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We sat down with Eric Smith, Lytho’s Junior Software Engineer and Scrum Master to learn what Lytho is doing to bring teams together. Lytho prides itself to be a customer-first company that is committed to preventing silos where marketing, sales, customer support and developers are working on their own responsibilities without much contact or consultation. One of the initiatives designed to maximize working together as a well-oiled machine is called Walk-in Thursday.
Of course, very simply put, it’s a meeting (virtual during the pandemic) that takes place every other Thursday afternoon. It’s hosted by the whole development team and everyone in the company is invited to take part. Basically, all developers take time to come together and listen to new ideas, improvements, and feedback from customers and employees about Lytho’s solution.
We don’t just listen, give explanations and note down things. We also will fix any urgent bugs and new ideas that are reported if they can be solved in under a day. This way we can answer requests immediately which makes our customers and employees very happy. It's motivating for everyone to see that their suggestions are picked up quickly and that they can influence the end-product directly.
Bigger requests are put at the top of our backlog to be picked up urgently. Any larger or more work-heavy new product improvements will first be evaluated by our Product Owner who checks them against our product roadmap.
We were struggling to get enough timely feedback from our colleagues and customers. We want to be a customer-first company, not a cool-features first company. We are working on new features and improvements based on what is important to Lytho users, and we trust that they know best what makes the solution work for them.
We brought this challenge in a SCRUM training just over a year ago and our trainer’s suggestion was to try the Walk-in concept. And it’s been working for us really well!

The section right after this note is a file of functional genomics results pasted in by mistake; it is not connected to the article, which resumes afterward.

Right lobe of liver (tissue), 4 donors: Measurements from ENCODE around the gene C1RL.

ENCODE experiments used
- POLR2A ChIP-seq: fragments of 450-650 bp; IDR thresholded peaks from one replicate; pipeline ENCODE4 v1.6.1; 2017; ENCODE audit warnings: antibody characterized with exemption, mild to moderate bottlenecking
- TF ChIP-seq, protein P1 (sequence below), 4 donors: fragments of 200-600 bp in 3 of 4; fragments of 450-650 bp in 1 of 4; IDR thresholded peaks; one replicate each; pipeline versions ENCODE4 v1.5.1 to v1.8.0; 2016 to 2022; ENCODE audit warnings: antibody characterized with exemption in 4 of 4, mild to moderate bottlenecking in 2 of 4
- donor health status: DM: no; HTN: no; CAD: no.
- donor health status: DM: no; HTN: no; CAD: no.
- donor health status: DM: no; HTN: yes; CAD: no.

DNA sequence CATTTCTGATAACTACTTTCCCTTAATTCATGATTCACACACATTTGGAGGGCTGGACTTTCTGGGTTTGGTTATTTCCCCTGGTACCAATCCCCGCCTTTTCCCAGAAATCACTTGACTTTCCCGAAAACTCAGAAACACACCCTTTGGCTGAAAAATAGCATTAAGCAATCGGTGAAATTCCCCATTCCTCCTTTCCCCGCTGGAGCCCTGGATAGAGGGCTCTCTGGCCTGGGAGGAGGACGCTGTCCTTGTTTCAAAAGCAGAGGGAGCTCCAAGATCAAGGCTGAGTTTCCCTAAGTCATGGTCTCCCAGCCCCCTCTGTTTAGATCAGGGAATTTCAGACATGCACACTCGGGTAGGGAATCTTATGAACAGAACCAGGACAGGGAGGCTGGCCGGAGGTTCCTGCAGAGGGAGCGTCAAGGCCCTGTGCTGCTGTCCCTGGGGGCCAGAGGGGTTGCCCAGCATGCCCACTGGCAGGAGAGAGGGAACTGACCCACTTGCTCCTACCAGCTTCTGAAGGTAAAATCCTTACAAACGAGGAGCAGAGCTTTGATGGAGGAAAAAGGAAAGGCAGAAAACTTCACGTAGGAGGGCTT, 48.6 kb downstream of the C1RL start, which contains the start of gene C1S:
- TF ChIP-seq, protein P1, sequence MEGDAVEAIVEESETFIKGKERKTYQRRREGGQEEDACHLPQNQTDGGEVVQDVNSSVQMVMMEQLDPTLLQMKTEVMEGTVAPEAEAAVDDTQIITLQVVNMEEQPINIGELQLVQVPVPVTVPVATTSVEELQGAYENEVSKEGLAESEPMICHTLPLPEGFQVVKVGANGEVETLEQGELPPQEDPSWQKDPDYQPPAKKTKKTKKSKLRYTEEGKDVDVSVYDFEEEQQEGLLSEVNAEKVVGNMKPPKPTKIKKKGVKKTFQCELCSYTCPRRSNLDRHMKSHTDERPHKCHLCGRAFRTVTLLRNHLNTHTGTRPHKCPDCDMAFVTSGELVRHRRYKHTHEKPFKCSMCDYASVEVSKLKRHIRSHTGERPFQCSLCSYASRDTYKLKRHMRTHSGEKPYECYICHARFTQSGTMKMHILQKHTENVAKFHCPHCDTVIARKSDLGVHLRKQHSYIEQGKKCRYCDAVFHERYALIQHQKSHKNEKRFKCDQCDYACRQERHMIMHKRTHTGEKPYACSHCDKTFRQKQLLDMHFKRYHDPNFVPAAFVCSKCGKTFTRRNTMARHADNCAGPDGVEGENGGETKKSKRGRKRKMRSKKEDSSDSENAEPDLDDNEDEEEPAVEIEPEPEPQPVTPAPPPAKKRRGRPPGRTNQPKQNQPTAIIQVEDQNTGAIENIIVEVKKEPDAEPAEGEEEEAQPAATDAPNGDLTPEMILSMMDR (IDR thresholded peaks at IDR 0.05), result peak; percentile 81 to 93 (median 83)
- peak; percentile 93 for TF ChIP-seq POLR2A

There are tons of benefits for us. One is of course that now we are getting more feedback and can answer customer requests in a more structured and transparent way. It's also better for us that all feedback is concentrated on this specific time and we don't receive requests constantly but have the time to proactively solve issues and improve the solution. We also get more new ideas pitched to us which is nice. In this bi-weekly meeting, the ideas are met with the whole development team instead of just one specialist. It makes it a lot faster to assess how much work something would take from different parts of our team and if it’s something we can or should do with our resources and priorities.
The request procedure is much flatter and faster this way. It’s also been a great channel for teams to get to know each other a little bit more. Especially now that we are still all working from home, a year after we left the normal office-first way of working.
The commercial team is not the only one bringing in suggestions and requests to the meetings. The development team members always have something to contribute as well! It’s easy to get siloed within in our own department. Front-end specialists working on their own things and back-end working on their priorities. We don’t necessarily always see things from each other’s perspectives unless we actively come together to discuss.
The Walk-in Thursday has also brought our own team closer together.
Any organization should try it if they are interested. The SCRUM methodology is not about copy-pasting concepts like this one to different companies and teams. First you have to assess your own needs and capacities and then see what kind of an arrangement suits you. I would say that Walk-ins are an excellent idea for companies who want to be transparent to their customers and employees, who are looking to prevent silos and have a customer-first mindset.
Thanks, Eric, for sharing and we hope this gave some food for thought to other companies that are challenged by similar issues.
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